Wednesday, November 16, 2016

Contest Entry: Spoonflower Print

2017 Spoonflower T-Shirt

Voting begins November 17

What does Spoonflower mean to you? What kinds of things come to mind when you think about the brand? Is it sewing? Design? Community? Flowers? Spoons? Put it all down into a unique, never before seen surface pattern for a t-shirt that Spoonflower will be printing for 2017! Entries will be previewed on an 21" x 18" fat quarter size and should repeat.

Spoonflower Print






Monday, October 10, 2016

Contest Entry: "Home is Where the Heart is." Tea Towel

Home is Where the Heart Is
What are the most important aspects of home life to you? What means the most to your loved ones? Keep it quirky or make it traditional–just be authentic! The lovely thing about tea towels is how they add a splash of personality to any kitchen. Deadline to enter is October 11th, 2016. Please note that designs can be all-over prints, or formatted as a recipe for a tea towel — the choice is yours! Prizes: Grand prize winner will receive a Maran Slipper Chair from Roostery, upholstered in Eco Canvas fabric in a design of the winner’s choice. Top 2 – 10 will receive one Orpington tea towel from Roostery printed in their winning design. Top 25 popularly voted winners will have their designs made for sale automatically, provided they are verified sellers.

"Home is Where the Heart is." Tea Towel

"Home is Where the Heart is." Tea Towel

You can see my entry above. It's a fun mix of pinks and golds focusing on a very literal imagining of the titular theme. The anatomically rendered heart is one of my favorite things to draw, and it gets paired up with text which is something that is totally out of my comfort zone. The tea towel format for this month requires a border that can be used by Roostery as a seam allowance without cutting any of the design off. I went with the dark pink with a linen texture that will still work for people ordering from Spoonflower.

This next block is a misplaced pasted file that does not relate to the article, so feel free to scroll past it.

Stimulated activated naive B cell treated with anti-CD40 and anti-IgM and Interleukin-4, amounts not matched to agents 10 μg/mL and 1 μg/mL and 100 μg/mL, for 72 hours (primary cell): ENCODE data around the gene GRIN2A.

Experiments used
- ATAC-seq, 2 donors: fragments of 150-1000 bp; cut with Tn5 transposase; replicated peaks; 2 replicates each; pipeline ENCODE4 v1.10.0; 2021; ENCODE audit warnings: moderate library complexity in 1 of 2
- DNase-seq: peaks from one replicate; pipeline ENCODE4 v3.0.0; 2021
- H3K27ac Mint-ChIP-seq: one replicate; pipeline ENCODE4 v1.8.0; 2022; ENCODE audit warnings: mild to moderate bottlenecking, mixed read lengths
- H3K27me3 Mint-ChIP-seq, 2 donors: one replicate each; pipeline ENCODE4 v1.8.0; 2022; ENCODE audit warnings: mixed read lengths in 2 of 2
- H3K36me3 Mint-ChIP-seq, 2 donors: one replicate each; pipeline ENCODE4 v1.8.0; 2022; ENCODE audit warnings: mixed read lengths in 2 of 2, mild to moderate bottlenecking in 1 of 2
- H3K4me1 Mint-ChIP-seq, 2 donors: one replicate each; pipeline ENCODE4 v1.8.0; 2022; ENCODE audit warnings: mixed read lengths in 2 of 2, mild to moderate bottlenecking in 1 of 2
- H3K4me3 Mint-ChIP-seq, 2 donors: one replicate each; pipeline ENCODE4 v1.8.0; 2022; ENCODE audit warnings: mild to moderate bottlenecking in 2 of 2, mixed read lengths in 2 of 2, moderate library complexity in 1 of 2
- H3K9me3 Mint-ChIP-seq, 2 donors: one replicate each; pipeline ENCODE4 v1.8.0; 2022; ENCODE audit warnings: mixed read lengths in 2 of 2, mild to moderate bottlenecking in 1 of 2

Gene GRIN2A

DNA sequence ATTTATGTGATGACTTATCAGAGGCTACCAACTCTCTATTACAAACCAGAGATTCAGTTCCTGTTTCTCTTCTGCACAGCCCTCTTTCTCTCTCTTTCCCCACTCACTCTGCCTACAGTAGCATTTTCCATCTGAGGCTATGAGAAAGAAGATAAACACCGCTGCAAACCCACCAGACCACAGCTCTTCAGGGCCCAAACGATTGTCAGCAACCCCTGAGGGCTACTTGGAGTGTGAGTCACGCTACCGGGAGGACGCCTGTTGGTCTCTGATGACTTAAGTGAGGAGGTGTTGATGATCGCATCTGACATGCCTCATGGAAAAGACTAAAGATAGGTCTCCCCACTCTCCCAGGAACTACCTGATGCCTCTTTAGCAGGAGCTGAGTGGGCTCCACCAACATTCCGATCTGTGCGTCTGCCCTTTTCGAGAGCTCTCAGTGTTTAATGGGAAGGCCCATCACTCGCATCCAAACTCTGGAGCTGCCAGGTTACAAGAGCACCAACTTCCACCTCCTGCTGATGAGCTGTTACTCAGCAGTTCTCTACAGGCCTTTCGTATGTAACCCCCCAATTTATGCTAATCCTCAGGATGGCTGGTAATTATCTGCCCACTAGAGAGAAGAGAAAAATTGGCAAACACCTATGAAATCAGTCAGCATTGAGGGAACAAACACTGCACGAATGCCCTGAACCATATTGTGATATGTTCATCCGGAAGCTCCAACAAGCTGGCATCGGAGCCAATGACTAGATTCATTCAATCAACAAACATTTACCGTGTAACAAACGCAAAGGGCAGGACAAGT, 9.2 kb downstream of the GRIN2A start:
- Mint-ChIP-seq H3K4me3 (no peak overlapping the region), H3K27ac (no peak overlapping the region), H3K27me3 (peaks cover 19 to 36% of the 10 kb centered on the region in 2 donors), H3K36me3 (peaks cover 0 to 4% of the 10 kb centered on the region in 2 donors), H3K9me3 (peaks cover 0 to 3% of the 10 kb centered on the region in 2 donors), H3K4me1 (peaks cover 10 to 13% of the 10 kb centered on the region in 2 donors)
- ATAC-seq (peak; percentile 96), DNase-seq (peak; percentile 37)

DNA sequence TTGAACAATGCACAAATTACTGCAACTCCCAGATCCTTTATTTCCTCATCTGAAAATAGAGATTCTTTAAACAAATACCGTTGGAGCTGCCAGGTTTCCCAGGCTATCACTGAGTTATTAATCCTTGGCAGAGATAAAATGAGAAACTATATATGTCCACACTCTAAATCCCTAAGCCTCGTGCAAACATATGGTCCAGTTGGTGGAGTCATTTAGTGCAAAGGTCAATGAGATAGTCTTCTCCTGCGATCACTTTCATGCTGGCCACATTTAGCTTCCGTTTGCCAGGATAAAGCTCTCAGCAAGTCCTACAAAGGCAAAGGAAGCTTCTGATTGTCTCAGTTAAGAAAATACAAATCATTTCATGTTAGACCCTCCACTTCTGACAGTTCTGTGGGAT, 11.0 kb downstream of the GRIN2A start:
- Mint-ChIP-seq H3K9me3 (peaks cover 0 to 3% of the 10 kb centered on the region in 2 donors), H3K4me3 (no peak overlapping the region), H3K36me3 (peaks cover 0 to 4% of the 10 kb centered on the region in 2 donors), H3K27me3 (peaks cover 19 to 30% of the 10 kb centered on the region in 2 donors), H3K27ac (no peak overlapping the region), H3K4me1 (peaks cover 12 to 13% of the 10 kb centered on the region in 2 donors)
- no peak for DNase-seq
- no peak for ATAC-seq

Claw Marks & Sparks
 This is the pattern featured as the backdrop for the towel. Then below is another combination of the same elements refashioned into a regular repeat.

"Home is Where the Heart is." Repeat

Wednesday, October 5, 2016

Contest Entry: Pumpkin Pie Tea Towel

Grandma’s Kitchen
In the South, there’s such a tradition of passing down prized family recipes, and tea towels are a beautiful way to preserve this aspect of family heritage. This week’s design challenge is your chance to transform your treasured handwritten recipes into tea towels, and these crafty creations are perfect for everyday use and as gifts to family around the holidays. Deadline to enter is October 4th, 2016.

Pumpkin Pie Towel

This is my entry into the contest. This pie is my childhood favorite and I'm usually the one volunteering to make it for every major holiday. It's basically our family's official spin on the classic Libby's recipe: lots of fresh pumpkin, heavy on the spices, and featuring a toasted marshmallow topping. I was in my twenties before I realized that most people don't do the marshmallow bit!

Friday, July 22, 2016

Waistcoat Project

This is the first in a series of posts about my latest project, a fancy steampunk inspired coat. The pattern is loosely based on a Simplicity pattern, 2172, that I have been slowly altering as I go along. Here are a few sketches to show the basic idea for the coat.
The Simplicity pattern I'm using; all the new pattern pieces made moving everything to an empty tin box necessary.

This is my first sketch when I had simple dreams of adding a hood and maybe changing the neckline.

This is a much later sketch showing how I've chopped off the patterned skirt in favor of a pleated and much more dramatic one. This also shows the fancier detachable sleeve option. I honestly don't know how many sleeves I will make.

The plan at first was to do the pattern with a few small touches thrown in to make it my own. Adding a removable hood and changing the neckline slightly were quickly followed with making detachable sleeves, and adding a high collar in the back. The pockets became more subtle without the giant flaps.

The sleeve flanges disappeared, and after making a muslin to adjust the fit, (for which I have many photos that will be unloaded in the next post) the entire bottom half was literally cut off the coat.

The voluminous pleats that replaced the simple skirt were drafted and redrafted, and currently the muslin for that will serve as my new pattern. Making a new pattern piece as I have been doing for every other section would take an excessive amount of paper and effort.

I added trim to my mental plan in the beginning, this has evolved into a fantastic beaded lace along the bottom edge of the waistcoat. If you need a mental picture of my pleated madness. This requires a staggering 4 yards of trim to accomplish.